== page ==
|Overview and history of IWHC's work in Nigeria|
Since 1988, IWHC has fostered intensive and collaborative relationships with a small group of Nigerian organizations working to effect change in their communities and across their country. During that time, many of our partners have grown from individuals with visionary ideas to national, regional, and global leaders on adolescent health, sexuality education, curriculum development, and sexual rights.
Given the overwhelming youth of Nigeria's population (more than half of Nigerians are under the age of 20) and the particular challenges and health risks these young people face, many of our partners have chosen to focus their efforts on adolescents. Girls are particularly vulnerable: in a country with one of the highest maternal mortality rates in the world, 40 percent of girls will give birth before they turn 18. Although abortion is legal only to save the life of the woman, an estimated 24 percent of sexually active adolescent girls have had at least one illegal abortion—and in one regional hospital study, 60 percent of women treated for complications from unsafe abortion were adolescent girls. HIV is also a major threat: in 2002, there were twice as many HIV-positive girls aged 15 to 24 as boys.
Across Nigeria, our partners are working to provide Nigerian girls—and their male peers—with the information, skills, and care they need to make a healthy transition to adulthood. Beyond serving their communities, our partners are also effecting changes at the policy level: in August 2001, Nigeria's federal government approved a National Sexuality Education Curriculum that several of our partners had helped design, and which many of them are currently implementing at the state level.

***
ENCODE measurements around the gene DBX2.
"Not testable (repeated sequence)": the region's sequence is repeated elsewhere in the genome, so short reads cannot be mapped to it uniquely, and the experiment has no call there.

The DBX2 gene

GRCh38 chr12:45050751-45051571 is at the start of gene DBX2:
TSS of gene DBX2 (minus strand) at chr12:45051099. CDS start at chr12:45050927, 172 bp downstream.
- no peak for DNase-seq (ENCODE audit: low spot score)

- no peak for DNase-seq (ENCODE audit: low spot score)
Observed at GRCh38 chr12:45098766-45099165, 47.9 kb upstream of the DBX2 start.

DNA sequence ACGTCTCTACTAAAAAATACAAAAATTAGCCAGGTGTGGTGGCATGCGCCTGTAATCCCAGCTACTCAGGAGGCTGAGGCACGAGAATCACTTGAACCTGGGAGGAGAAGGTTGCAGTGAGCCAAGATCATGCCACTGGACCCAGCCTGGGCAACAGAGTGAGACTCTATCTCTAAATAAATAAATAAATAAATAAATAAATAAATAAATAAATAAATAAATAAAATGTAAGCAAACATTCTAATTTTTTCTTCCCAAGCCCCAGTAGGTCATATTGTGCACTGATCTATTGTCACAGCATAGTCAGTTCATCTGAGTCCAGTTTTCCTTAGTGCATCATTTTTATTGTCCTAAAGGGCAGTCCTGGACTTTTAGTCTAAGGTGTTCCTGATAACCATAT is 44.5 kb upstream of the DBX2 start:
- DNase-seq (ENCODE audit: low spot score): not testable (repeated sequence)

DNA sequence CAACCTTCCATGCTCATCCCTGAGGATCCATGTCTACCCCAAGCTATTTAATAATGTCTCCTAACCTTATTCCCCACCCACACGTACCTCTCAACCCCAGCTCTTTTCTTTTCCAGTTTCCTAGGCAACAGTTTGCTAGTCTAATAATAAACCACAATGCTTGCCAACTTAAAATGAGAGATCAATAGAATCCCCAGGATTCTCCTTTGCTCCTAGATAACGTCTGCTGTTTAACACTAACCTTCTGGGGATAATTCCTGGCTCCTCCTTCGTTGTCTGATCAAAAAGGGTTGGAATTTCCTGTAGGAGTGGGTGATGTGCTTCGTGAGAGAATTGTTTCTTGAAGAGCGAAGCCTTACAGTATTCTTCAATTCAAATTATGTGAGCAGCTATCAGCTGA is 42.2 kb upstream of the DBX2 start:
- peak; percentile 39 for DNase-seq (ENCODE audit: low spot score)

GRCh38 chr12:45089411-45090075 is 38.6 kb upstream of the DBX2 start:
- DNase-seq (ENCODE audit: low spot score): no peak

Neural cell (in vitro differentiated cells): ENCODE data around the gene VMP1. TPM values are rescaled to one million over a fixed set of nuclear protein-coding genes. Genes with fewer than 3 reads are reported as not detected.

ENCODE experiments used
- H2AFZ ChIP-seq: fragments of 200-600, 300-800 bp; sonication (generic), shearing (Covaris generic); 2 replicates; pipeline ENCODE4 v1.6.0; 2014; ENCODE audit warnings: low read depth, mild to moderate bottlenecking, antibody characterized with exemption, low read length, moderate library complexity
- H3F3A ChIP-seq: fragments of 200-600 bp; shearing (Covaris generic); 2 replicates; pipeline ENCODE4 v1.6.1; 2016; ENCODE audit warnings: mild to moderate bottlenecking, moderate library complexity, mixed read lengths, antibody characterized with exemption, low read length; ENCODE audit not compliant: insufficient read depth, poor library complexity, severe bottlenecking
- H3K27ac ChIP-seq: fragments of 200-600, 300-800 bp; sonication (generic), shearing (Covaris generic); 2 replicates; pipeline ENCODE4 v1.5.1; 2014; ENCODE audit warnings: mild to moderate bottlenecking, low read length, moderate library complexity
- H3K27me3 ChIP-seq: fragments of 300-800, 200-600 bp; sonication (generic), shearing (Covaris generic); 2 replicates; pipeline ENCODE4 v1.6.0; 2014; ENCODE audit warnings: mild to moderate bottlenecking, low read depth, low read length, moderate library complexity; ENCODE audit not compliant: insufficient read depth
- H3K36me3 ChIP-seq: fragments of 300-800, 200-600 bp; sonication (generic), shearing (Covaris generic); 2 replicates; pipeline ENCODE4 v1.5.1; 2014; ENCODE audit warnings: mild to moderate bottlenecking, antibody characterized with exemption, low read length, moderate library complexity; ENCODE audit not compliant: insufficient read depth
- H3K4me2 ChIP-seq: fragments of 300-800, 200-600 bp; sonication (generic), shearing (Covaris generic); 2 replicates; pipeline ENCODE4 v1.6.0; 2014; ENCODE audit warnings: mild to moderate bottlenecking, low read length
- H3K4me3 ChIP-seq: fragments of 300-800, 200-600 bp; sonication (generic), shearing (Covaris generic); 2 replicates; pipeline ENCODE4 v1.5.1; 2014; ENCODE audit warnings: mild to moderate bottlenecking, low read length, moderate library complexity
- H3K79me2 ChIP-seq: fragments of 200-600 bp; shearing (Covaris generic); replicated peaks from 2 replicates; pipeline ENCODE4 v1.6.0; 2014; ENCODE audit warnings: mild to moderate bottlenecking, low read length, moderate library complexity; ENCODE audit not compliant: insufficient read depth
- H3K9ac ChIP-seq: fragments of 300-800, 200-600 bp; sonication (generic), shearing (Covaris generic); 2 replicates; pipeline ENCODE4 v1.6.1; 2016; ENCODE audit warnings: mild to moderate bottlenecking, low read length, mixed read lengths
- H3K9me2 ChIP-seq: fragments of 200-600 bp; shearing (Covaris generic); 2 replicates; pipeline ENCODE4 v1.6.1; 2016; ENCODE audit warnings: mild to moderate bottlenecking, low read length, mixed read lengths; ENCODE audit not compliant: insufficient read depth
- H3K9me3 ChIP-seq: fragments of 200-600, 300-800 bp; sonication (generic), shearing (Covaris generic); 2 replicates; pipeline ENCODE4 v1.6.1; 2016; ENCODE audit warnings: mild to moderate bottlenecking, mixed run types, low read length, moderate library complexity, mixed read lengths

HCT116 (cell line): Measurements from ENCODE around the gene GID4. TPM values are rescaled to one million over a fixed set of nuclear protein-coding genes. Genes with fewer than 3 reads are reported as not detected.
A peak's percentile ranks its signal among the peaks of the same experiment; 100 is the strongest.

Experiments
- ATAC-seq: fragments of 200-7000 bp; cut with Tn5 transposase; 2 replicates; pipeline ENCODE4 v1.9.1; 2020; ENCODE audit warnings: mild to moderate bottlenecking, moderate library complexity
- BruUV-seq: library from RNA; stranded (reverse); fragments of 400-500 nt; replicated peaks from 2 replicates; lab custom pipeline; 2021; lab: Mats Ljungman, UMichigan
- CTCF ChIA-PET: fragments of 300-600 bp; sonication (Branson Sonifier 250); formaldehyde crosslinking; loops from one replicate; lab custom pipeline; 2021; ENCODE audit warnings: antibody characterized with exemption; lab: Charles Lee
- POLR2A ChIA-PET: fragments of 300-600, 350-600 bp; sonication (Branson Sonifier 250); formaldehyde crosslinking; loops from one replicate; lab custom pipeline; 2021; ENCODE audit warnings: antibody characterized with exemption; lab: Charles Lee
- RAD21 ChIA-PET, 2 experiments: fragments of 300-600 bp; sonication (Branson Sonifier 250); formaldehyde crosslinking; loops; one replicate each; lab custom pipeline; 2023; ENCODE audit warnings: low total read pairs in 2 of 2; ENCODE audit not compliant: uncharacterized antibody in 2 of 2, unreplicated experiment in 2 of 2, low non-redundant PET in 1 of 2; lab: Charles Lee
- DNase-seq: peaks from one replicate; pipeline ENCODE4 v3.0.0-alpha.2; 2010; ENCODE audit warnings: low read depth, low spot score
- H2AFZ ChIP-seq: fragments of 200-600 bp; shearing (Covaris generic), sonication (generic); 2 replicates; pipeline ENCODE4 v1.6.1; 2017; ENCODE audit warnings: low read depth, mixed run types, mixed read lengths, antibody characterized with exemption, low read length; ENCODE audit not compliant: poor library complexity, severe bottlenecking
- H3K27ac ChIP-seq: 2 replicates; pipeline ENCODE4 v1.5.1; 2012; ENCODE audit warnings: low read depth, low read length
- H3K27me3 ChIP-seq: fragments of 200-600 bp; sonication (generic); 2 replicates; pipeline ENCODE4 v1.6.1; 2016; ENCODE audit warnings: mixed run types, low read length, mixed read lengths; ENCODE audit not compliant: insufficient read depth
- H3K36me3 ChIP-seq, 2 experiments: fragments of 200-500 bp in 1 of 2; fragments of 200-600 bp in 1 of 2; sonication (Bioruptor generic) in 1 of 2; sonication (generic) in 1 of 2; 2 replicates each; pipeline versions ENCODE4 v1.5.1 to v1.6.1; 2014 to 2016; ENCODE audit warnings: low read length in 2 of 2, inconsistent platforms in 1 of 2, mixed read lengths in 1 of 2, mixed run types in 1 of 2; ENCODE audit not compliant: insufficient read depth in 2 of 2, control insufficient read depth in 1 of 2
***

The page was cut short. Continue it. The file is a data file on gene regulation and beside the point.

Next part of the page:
Working across generations and borders, our partners have also mentored fledgling groups within Nigeria, provided expertise to organizations working on comparable issues in Cameroun, and shared their experiences and insights with government, NGO, and youth representatives from Mozambique during a 2001 IWHC-sponsored learning exchange and several subsequent visits.
In addition to these mentoring efforts, a number of our Nigerian partners are coming up with new ways to identify the impact of their own work at the individual and community level. For example, the Southern-based Girls' Power Initiative (GPI) is working with a U.S. expert to develop non-traditional, qualitative evaluation methodologies that capture such elusive variables as changes in girls' self-esteem and the impact of community-level advocacy. These innovative approaches—still being explored in the U.S. research community—represent yet another opportunity for our colleagues to make a significant contribution to their field.
Other partners have cultivated a strong presence in Northern Nigeria, where Shari'ah Islamic law, introduced in 12 northern states in November 2000, threatens women’s human rights and limits all people's access to accurate information on sexuality and reproduction. In Kano state, the Adolescent Health and Information Project offers vocational, literacy, and leadership training along with basic information about health and sexuality. In Niger state, the International Center for Reproductive Health and Sexual Rights supports and advocates for a wide range of disenfranchised groups, including sexual minorities, out-of-school adolescents, commercial sex workers, and HIV-positive women who have lost their husbands to AIDS. Both organizations have contributed immeasurably to their communities, and as a result, they have begun to cultivate partnerships with government, religious, and traditional leaders around subjects of high political and cultural sensitivity.
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